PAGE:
‘Actionable intelligence’ needed on cyber threat

More convictions of cyber criminals must be made to stem the rising tide of online crime and fraud. The Lord Mayor of London, Dr Andrew Parmley, says this is the only way to improve cyber resilience.

Jun 14, 2017
By Paul Jacques

More convictions of cyber criminals must be made to stem the rising tide of online crime and fraud. The Lord Mayor of London, Dr Andrew Parmley, says this is the only way to improve cyber resilience.

Speaking at a cybercrime forum he hosted at London’s Mansion House in partnership with Verizon Enterprise Solutions, the lord mayor said “boosting the cyber resilience of London – and indeed the whole of the UK – was of paramount importance”, highlighting that cybercrime had now overtaken ‘traditional crime’.

He noted that there were around five million reported cases of cybercrime and fraud last year, accounting for half of all UK crime and costing roughly £192 billion. The lord mayor stressed that “in order to stem this trend, more convictions of cybercriminals must be made”.

He said his goal was for “London to become the first cyber-secure city”. To achieve this, he suggested that the police needed help from businesses and individuals to increase convictions and improve cyber resilience.

He also championed, as did many of the speakers, the importance of sharing threat intelligence.

“Sharing [cyber security] information is still a relatively new concept, but there is significant and growing understanding of the critical value of collaboration if we are serious about combating the threat,” he said.

The lord mayor believes the capital was “uniquely placed to nurture cyber experts to combat the cyber threat”, adding that “this creation of cyber-skilled individuals will be of great importance in the fight against cybercrime”.

The event attracted leading figures from policing, who shared the latest techniques for fighting cybercrime and fraud, providing their insights from real-world data breach case studies and discussing how the private and public sectors can address the need for better information sharing.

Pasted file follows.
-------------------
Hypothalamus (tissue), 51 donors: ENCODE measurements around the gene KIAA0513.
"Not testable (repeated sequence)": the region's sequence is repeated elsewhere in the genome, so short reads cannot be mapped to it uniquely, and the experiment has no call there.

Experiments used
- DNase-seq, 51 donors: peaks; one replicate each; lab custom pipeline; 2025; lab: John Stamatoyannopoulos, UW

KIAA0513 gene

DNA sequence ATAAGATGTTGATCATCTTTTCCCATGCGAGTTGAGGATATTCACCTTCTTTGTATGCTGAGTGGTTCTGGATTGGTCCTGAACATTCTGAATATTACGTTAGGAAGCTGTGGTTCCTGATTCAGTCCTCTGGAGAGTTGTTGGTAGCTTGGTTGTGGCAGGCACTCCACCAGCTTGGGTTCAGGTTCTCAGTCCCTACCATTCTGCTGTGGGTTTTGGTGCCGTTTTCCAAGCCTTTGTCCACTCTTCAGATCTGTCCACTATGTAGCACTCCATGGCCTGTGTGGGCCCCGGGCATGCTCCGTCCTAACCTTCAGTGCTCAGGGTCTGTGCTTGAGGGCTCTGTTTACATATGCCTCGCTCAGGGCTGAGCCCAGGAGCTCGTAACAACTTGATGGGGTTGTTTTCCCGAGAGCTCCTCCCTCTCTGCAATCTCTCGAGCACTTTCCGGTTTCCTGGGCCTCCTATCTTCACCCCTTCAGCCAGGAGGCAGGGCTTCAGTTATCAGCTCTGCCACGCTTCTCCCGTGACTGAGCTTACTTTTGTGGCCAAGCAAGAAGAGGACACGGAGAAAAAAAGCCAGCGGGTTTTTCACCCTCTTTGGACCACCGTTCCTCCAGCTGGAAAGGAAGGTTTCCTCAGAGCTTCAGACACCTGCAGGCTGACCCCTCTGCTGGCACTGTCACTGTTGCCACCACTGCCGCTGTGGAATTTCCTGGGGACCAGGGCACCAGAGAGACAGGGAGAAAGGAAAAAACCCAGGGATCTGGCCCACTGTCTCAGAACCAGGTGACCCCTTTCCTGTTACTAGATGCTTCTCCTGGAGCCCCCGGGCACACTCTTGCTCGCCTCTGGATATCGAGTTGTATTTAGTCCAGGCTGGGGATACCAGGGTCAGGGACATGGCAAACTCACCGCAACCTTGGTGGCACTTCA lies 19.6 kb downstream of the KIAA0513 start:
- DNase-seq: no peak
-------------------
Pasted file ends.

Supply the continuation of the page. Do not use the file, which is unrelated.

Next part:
Peter Goodman, chief constable of Derbyshire Constabulary and national lead for cybercrime, emphasised the importance of collaboration, not just between law enforcement departments, but businesses and individuals as well.

The increasing reliance on the cyber world, he said, represents “the changing face of criminality”.

He explained that traditional crime was high risk and low yield (eg, robbing a bank), but that cybercrime was low risk and high yield, which has “changed the nature of criminality and policing”. Mr Goodman said it is now a lot harder [to police] because this type of crime has never been seen before.

Also, with the returns from cybercrime so high, with relatively little risk, organised crime syndicates are deploying its use across their whole operations, said Mr Goodman.

The main enabler of cybercrime is the criminal marketplace, followed by poor cyber security practices, poor staff awareness and a lack of personal responsibility – “of which we are all guilty”, he explained.

A recent report by the National Crime Agency (NCA) into how and why some young people become involved in cybercrime highlighted how off-the-shelf tools such as DDoS (distributed denial of service)-for-hire services and remote-access Trojans were available with step-by-step tutorials at little to no cost to the user, making the skills barrier for entry into cybercrime lower than it has ever been.

Mr Goodman said the extent of cybercrime’s growth is highlighted by the Government’s view of the “new phenomenon” – it is ranked as a Tier 1 threat to national security, on the same level as terrorism: “Could the next terrorist attack, for example, be full cyber? An example being the targeting of a small hedge fund with little security in order to cause a global financial meltdown.”

Many experts predict that a cyber war targeting critical national infrastructure will erupt within the next five years.

One of the biggest challenges for law enforcement, Mr Goodman suggested, is the rapidly evolving state of malware. Two years ago, he said, it took a strain of malware 12 months before it was ready to return to exploit a server. Now it takes two days. The morphing and evolving nature of malware h

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